Cricket a game of sticks, stumps or stools

There are two meanings of the word cricket in English, the game and the insect. The words are mostly unrelated to each other. The word for the insect comes from Old French criquer meaning to creak or rattle and is imitative of the sound that a cricket makes.

The word, cricket, for the game has a more uncertain history. It seems to have been derived from a group of related words with similar meanings:

  • Old French, criquet, meaning a kind of club, goal-post, or stick.
  • Middle Dutch or Flemish, krick(e), meaning a stick or staff.
  • Old English cricc or cryce (meaning a crutch or staff).

One explanation of the word’s origin suggests the French word, criquet, may derive from the Flemish word, krickstoel. It was a long low stool for kneeling in church, which resembled the low wicket, using only two stumps, that was used in early cricket. There is an interesting contrast with the word, wicket, which dates from early 13th century Anglo-French and meant a small door or gate. However, a cricket wicket referring to the three stumps at each end of the pitch was first recorded in the 18th century.

That cricket comes from a French word makes sense when you realise that cricket is a very old game. Evidence shows it was being played by royalty in medieval England around 1300. The English ruling classes were then still talking Norman French. Evidence comes from the Wardrobe Accounts of the Royal Household. It mentions that large sums were being spent on Prince Edward, the son of Edward I, to equip him for the game of creag (another spelling of cricc perhaps).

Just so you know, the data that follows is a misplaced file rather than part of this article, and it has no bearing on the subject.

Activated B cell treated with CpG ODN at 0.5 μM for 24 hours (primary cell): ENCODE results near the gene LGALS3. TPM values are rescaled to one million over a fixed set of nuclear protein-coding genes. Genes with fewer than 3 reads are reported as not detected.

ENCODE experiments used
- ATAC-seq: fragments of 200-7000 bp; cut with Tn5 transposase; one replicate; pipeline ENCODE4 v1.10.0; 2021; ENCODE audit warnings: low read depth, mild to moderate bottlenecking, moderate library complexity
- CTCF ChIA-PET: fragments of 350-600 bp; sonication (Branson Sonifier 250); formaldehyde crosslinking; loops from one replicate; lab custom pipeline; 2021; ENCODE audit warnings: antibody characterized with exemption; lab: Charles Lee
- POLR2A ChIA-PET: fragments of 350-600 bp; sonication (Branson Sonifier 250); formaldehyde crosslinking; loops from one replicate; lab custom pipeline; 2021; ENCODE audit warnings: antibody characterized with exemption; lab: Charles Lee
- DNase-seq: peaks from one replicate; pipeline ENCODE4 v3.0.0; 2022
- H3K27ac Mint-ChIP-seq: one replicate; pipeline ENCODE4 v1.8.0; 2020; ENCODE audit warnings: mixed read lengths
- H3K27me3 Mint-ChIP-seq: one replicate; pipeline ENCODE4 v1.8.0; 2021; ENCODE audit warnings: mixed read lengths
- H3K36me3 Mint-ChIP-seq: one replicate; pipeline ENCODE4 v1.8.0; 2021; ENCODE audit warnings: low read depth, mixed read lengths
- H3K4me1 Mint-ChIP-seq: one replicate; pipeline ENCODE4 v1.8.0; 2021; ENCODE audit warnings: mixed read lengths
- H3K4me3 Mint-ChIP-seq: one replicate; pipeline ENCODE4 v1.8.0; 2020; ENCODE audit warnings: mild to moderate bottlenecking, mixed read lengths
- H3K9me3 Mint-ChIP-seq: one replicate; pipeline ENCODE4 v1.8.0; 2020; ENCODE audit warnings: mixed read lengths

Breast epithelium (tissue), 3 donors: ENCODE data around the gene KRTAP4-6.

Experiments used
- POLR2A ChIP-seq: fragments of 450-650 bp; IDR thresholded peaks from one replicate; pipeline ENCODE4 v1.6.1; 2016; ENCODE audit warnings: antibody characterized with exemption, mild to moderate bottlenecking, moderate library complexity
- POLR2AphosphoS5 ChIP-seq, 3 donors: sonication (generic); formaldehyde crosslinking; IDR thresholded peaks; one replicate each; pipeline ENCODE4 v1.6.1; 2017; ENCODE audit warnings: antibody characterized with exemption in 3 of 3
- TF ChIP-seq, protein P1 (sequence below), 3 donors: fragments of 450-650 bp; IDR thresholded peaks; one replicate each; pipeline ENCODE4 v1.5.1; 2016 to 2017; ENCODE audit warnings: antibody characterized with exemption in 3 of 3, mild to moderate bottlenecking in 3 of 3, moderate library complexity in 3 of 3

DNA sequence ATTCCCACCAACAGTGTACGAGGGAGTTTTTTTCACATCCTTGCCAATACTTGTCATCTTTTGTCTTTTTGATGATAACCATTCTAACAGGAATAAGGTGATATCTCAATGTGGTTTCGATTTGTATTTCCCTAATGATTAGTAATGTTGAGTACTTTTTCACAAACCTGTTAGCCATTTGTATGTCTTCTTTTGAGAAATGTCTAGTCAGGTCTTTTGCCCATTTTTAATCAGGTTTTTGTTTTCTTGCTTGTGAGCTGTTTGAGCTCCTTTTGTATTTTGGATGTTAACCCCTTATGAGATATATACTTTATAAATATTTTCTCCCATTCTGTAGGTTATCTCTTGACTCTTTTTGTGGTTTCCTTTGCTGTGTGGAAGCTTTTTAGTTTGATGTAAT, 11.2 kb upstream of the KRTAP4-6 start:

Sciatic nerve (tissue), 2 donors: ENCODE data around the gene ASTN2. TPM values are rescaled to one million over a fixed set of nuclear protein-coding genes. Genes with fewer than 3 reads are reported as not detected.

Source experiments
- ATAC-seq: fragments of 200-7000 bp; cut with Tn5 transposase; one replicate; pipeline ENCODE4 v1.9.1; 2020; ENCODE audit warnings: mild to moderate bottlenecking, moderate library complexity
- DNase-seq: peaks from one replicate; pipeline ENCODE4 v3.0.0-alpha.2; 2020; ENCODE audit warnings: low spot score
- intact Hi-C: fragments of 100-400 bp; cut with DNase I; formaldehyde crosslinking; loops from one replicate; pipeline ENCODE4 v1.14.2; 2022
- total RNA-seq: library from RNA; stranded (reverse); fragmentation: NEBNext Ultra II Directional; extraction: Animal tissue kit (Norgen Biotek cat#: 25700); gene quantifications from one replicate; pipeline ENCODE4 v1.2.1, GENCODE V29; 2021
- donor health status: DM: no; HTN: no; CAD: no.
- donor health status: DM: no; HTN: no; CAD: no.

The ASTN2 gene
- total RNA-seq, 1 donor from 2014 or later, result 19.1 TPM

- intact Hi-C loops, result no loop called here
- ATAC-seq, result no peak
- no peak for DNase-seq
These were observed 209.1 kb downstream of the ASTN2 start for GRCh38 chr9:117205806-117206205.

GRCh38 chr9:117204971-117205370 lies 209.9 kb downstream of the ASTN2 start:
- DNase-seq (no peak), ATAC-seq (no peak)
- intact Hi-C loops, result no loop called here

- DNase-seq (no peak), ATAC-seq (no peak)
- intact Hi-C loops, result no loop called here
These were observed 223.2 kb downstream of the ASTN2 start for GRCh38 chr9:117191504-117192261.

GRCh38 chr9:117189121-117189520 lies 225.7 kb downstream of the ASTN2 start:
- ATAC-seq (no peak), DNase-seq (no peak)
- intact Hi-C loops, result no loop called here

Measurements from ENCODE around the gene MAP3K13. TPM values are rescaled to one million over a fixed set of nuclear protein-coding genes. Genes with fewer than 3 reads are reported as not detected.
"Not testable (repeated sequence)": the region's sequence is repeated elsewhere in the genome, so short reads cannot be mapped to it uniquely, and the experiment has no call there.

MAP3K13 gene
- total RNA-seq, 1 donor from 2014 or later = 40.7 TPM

Three hundred years later in 1598 the modern word, cricket, is first recorded in an account of a game being played by boys at the Royal Grammar School, Guildford.

The meaning of cricket referring to a sense of fair play is first recorded in 1851 referring to the notion of cricket as it should be played.

However, in Australia (in 2011) with the Ashes having been lost so easily to England this summer, cricket is not a word we want spoken of.